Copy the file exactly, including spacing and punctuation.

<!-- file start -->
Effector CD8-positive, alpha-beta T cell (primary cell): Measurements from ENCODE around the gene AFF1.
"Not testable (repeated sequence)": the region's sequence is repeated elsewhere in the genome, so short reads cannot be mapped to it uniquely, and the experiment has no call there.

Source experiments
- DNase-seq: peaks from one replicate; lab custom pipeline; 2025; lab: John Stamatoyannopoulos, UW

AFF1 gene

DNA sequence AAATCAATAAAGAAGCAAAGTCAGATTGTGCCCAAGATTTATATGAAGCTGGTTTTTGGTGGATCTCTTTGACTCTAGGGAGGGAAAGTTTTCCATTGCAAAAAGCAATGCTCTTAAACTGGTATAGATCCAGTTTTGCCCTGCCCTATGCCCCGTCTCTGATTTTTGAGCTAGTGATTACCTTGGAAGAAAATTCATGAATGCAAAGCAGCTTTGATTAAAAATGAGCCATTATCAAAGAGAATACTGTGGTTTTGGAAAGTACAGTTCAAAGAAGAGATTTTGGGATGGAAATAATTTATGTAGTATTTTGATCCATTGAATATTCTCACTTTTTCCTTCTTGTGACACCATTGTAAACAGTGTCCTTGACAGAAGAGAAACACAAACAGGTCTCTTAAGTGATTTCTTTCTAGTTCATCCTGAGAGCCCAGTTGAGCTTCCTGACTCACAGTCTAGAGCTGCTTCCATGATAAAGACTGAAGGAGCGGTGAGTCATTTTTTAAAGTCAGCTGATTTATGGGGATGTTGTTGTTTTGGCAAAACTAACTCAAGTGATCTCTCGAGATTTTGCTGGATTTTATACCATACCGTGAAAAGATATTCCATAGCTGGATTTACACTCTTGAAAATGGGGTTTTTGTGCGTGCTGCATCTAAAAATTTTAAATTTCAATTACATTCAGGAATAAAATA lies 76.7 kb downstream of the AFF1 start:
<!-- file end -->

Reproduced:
Effector CD8-positive, alpha-beta T cell (primary cell): Measurements from ENCODE around the gene AFF1.
"Not testable (repeated sequence)": the region's sequence is repeated elsewhere in the genome, so short reads cannot be mapped to it uniquely, and the experiment has no call there.

Source experiments
- DNase-seq: peaks from one replicate; lab custom pipeline; 2025; lab: John Stamatoyannopoulos, UW

AFF1 gene

DNA sequence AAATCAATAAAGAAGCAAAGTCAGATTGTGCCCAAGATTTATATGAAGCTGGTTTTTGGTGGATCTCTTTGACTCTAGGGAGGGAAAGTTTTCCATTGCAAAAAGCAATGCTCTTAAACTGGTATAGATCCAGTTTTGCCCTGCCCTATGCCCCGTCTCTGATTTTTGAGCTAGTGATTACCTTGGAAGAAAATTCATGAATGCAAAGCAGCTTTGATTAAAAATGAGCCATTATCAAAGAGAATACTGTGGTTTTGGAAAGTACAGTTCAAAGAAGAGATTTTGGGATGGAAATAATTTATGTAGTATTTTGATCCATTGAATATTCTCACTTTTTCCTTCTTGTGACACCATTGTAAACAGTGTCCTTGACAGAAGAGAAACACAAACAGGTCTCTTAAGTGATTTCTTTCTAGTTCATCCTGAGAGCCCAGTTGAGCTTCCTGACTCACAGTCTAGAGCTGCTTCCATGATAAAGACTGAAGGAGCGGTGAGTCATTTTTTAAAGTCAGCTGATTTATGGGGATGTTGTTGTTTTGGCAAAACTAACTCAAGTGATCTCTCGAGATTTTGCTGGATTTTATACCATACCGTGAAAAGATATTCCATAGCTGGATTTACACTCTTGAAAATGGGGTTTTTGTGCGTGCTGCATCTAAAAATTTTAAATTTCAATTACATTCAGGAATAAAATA lies 76.7 kb downstream of the AFF1 start: